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The Bar-None MCC

The Bar-None club started after an announcement was placed in the Egyptian Gazette announcing the intention to form a motor cycling club and which asked interested persons to come forward. A meeting was subsequently held in Cairo, May 1944, at which the aims and rules of  the ‘Bar-None Motor Cycle Club’ were drawn up. Club activities were at first restricted to discussions, talks on motor cycles, engineering subjects, and pre-war motor sport but soon developed with the introduction of a trials event in October 1944. Although not organised by the Bar-None club there were also regular impromptu meetings taking place at the Royal Artillery deport at Almaza, east of Cairo. This point is important as it clearly demonstrates that the Bar-None club was not the sole birth-place of organised motor cycle sport in Egypt. Indeed, the first competitive practice rides for Bar-None members (according to Cliff Gaskin) were a due to the generosity of the R.A. members who freely shared their machines. Subsequent major competitions organised under Bar-None auspices included hill-climbs, a scramble, a cross-country event and sand trials – desert speedway !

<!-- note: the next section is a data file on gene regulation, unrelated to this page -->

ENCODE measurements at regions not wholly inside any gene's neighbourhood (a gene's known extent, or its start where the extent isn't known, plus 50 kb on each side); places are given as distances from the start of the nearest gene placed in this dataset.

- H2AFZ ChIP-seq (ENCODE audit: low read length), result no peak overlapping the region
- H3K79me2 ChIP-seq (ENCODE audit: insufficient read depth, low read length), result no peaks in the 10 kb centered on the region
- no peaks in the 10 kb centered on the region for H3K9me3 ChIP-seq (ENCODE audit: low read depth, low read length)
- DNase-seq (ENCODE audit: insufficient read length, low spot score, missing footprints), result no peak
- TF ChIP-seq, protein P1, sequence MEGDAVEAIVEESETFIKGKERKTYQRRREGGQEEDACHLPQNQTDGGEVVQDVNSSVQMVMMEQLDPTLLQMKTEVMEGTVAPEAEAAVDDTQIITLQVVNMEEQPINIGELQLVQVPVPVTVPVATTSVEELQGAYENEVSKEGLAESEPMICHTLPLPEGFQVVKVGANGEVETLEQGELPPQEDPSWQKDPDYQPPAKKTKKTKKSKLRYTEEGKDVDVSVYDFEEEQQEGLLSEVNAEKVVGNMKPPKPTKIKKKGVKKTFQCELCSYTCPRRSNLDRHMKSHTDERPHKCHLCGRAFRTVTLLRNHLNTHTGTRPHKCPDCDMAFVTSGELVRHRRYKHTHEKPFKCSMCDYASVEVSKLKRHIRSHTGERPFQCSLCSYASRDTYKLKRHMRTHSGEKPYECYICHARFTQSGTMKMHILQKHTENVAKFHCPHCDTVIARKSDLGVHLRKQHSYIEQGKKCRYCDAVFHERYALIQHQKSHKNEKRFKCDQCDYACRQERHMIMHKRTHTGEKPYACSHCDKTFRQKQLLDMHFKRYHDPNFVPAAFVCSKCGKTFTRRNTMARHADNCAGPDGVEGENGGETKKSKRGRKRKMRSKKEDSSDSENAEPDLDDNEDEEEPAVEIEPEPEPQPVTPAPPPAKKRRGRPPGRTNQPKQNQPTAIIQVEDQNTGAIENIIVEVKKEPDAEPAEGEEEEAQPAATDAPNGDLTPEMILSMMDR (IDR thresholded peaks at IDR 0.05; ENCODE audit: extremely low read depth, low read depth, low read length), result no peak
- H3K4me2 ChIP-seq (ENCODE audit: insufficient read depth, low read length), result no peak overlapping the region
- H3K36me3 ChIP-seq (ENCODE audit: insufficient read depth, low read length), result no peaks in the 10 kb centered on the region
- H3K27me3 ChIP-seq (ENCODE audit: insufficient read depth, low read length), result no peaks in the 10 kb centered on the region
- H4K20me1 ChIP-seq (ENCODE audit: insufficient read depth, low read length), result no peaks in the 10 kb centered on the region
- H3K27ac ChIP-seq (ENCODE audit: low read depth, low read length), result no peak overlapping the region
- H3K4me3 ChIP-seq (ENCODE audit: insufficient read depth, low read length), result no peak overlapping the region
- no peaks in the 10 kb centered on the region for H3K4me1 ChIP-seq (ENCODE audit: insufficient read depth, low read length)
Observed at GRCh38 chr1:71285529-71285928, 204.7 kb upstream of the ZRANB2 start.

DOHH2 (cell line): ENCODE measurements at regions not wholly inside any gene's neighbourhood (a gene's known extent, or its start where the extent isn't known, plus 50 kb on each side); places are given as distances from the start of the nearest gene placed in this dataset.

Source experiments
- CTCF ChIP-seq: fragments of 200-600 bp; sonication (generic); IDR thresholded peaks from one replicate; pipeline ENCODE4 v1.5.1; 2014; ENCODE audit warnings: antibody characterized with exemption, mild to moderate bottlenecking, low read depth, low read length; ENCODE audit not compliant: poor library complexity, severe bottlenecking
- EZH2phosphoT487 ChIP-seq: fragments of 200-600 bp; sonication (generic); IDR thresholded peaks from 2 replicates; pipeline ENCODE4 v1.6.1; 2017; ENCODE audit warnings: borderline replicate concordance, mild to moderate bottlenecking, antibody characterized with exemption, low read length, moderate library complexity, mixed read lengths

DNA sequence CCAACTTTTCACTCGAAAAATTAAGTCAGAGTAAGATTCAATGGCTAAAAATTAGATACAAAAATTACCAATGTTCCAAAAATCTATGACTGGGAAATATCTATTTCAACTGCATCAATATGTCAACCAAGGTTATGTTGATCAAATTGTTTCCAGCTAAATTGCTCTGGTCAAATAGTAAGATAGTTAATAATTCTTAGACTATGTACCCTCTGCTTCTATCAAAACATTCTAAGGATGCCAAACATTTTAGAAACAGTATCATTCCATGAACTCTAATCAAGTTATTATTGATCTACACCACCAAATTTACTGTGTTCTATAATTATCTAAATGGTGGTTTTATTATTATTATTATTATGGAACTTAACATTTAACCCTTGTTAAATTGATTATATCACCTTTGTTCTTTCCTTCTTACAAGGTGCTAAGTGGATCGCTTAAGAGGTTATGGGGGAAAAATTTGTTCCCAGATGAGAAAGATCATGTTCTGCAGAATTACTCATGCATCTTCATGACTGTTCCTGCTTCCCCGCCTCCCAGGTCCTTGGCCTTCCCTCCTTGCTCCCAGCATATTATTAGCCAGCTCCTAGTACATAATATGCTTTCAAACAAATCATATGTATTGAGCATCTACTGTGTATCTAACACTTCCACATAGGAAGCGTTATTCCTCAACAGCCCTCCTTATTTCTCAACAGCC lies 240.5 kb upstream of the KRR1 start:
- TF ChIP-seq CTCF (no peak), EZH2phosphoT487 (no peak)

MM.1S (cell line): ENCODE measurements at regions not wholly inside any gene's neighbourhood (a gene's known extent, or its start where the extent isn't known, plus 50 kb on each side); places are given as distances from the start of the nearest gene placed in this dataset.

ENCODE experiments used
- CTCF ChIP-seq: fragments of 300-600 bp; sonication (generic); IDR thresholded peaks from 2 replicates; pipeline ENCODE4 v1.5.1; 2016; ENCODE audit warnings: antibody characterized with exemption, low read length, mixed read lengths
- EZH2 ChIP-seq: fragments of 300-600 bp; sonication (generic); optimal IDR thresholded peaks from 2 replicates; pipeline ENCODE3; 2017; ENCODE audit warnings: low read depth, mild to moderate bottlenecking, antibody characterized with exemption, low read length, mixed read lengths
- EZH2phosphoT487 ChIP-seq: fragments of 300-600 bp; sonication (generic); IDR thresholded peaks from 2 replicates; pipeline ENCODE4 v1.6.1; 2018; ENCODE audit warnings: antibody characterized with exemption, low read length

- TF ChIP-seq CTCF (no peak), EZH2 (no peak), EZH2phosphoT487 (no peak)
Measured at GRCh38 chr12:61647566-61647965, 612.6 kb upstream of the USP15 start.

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The Bar One Motor Cycle and Racing Club

By now you may be wondering at the title of this article; ‘Bar-None. Not even Nortons !’  The Bar-None MCC had as a key intention that members could come from any service and be of any rank. But why ‘Bar-None’ ? Why not some other name by which to announce the aim of equality. Where did the name originate ? Perhaps this is the answer: In late 1938 the ‘Bar-One Motor Cycle and Racing Club’ was founded in Hayes, Middlesex to the west of London. The club’s ethos was all about motor cycle racing and it set out to specifically bar the riders of Norton machines. The following is a quoted from an article relating the club’s history: ‘The racing scene was totally dominated by the Norton racing machines of the time and the founders of the club believed that any rider on a Norton would beat those members on other makes. the founders were in no way ashamed of this action as the name implies – Bar One (The Norton), indeed the Norton’s were proud of the need to have devoted opposition.’